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 Due Wednesday

Discussion Requirements: Your weekly discussion posts should be at least a paragraph (150 to 300 words) for each topic listed. In addition, you are required to post at least two responses to other students’ comments in each discussion-question thread by Sunday Night.

A black and white picture of coins being spilled out of a container.Part 1: By Wednesday night: Answer the following questions:

  • The financial news is always about income and income projections. If everyone including taxing authorities are so interested in net income, why is this section titled The Balance Sheet Reveals the Most?
     
  • Choose two concepts/topics you learned from this section that you found most interesting or confusing? Please briefly explain the concepts and why you found them to be the most interesting.

 

Lecture Notes

The balance sheet is a snapshot of a company’s financial position. It shows the items of economic value (assets) a company owns, what is owed to creditors (liabilities), and what is owed to owners (equity). It is the balance sheet because it represents a company’s accounting equation: assets = liabilities + equity. Equations must always balance.

This statement also has a heading. It starts with the company name. The statement name comes next. The last line is the time-period covered. A balance sheet only represents a date. Therefore, it is called a snapshot.

Estimates and assumptions are present in the balance sheet. Cash is the only account that will not contain estimates and assumptions. Allowance for bad debt or allowance for doubtful accounts is an estimate of how much of the accounts receivable will not be collected. Accumulated depreciation is an account used to help spread the cost of a long-term, tangible asset over its useful economic life. It is an estimate that assumes the life term of an asset.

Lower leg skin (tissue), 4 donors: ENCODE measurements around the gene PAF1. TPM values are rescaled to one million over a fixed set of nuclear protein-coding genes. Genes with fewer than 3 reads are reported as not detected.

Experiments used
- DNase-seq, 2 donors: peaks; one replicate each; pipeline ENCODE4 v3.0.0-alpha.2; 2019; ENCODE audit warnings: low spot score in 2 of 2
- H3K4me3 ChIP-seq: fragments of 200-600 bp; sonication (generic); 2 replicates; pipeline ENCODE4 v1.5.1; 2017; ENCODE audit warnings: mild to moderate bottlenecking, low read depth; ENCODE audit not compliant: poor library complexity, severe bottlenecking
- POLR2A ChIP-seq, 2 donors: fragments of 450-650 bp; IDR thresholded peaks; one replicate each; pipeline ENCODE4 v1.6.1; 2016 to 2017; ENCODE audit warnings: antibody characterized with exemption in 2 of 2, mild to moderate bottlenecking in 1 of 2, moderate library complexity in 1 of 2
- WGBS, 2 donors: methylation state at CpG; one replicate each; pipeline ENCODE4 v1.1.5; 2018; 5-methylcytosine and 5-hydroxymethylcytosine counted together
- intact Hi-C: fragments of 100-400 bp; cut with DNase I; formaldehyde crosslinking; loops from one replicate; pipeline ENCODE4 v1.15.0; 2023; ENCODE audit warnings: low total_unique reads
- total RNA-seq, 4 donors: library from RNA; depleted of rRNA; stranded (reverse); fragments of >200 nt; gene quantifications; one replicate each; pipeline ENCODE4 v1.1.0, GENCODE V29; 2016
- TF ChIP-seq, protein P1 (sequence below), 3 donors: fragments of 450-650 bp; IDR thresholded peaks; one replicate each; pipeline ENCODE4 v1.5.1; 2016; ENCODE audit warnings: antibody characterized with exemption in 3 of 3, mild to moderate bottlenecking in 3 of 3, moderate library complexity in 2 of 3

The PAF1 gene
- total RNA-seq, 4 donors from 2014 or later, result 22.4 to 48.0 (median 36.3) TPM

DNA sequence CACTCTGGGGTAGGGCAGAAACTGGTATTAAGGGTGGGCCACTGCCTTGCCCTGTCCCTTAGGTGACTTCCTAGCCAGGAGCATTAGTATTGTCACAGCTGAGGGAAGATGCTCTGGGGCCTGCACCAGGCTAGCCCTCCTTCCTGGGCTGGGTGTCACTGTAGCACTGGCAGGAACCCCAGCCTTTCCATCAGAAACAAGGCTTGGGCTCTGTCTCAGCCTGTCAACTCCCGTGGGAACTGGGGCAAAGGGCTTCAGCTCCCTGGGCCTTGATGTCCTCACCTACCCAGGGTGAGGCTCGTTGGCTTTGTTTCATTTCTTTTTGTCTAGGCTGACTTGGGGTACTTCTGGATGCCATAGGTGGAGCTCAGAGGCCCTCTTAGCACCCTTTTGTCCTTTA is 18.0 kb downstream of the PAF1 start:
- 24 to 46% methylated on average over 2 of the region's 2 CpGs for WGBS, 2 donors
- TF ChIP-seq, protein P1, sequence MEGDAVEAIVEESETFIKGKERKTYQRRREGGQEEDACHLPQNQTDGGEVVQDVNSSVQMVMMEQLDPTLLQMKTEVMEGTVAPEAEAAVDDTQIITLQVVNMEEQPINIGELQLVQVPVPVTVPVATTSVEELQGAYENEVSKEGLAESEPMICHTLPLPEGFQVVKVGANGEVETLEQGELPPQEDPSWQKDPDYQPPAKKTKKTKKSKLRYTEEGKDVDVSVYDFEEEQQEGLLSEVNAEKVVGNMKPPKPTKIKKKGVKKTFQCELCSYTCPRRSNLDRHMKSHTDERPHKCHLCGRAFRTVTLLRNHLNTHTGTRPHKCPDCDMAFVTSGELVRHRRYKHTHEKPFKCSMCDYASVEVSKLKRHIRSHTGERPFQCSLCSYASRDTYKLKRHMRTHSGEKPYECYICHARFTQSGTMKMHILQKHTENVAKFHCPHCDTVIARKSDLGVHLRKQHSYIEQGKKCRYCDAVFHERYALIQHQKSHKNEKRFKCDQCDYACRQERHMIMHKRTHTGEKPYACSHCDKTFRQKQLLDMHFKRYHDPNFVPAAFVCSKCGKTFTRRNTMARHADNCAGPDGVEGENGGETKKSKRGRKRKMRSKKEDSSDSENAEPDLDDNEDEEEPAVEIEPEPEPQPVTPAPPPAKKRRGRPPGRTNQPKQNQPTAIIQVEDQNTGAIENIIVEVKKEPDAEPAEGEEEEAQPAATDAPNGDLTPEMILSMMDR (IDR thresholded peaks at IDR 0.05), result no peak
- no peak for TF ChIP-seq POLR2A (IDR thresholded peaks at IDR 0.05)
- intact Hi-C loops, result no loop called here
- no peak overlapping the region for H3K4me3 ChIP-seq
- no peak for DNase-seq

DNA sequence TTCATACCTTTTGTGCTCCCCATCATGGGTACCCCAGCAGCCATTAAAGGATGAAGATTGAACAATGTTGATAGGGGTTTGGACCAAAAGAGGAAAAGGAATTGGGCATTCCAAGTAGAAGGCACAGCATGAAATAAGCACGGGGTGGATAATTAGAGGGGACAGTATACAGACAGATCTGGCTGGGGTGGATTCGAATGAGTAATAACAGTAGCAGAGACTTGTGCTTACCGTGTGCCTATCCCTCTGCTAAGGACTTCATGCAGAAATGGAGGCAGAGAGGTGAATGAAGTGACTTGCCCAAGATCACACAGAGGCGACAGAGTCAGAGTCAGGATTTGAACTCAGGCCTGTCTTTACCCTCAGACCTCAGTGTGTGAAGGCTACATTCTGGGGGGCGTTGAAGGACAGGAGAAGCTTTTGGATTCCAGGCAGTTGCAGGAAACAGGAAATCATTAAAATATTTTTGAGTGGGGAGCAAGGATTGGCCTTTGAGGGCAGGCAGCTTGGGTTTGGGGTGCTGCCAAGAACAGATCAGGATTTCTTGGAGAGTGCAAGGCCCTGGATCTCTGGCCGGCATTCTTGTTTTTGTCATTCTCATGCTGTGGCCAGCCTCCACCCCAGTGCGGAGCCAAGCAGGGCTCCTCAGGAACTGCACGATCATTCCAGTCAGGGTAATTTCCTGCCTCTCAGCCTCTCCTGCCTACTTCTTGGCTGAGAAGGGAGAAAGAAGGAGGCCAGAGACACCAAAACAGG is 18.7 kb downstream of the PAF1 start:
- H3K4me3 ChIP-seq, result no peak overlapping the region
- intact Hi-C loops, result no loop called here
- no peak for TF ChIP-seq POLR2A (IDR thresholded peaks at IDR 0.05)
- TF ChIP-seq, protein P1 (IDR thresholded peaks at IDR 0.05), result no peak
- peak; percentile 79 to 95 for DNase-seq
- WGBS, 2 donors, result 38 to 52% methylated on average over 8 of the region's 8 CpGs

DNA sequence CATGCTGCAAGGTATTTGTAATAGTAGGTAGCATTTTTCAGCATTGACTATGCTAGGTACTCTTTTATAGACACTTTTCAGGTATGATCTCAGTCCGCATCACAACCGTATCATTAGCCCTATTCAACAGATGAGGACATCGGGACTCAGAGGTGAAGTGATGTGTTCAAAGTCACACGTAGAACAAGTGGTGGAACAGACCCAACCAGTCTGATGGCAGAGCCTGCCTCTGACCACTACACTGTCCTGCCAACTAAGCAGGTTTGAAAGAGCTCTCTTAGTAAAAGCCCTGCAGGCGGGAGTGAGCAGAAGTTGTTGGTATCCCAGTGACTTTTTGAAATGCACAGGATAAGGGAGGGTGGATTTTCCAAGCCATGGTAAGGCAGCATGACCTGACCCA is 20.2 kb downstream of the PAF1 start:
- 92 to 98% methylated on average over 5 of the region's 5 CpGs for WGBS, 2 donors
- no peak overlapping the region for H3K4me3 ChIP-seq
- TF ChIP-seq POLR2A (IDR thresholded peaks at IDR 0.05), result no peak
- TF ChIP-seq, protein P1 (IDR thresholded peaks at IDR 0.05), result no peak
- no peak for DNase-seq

Intangible assets such as franchises, copyrights and trademarks are amortized. Amortization is the process of spreading the cost of an intangible asset over its useful or legal life. It is also an estimate based on an assumption.

Most of the time, assets and liabilities on the balance sheet are split between short-term and long-term. Short-term are assets that can be converted to cash within a year. Short-term liabilities are those that can be paid within a year. Long-term are those items that will take longer than a year to collect or pay. Long-term assets are frequently presented in more categories: Investments, Property, Plant, and Equipment (PPE), Natural Resources, Intangible assets.

As mentioned in the introduction, nonprofit balance sheets are called statements of financial position. The name alone will not identify the statement as a nonprofit statement because for profit statements are often referred to as statements of financial position. They both cover assets, liabilities, and equity. There will also be a difference in focus. A regular for profit entity focuses on revenue generation. A nonprofit balance sheet will focus on the sources of funds.

The Balance Sheet Reveals the Most

Please explore this video called How to Read a Balance Sheet by Brett Thornett

Weekly Commentary:

The section outline below highlights the main points of each section of your text, Financial Intelligence, and provides some additional commentary. It is a a good idea to read both for the best understanding possible.

Financial Intelligence: A Manager’s Guide to Knowing What the Numbers Really Mean

Part Three: The Balance Sheet Reveals the Most

10. Understanding Balance Sheet Basics

a.    Assets = Liabilities + Capital or Equity

b.    Statement of what is owned and what is owed at a particular point in time.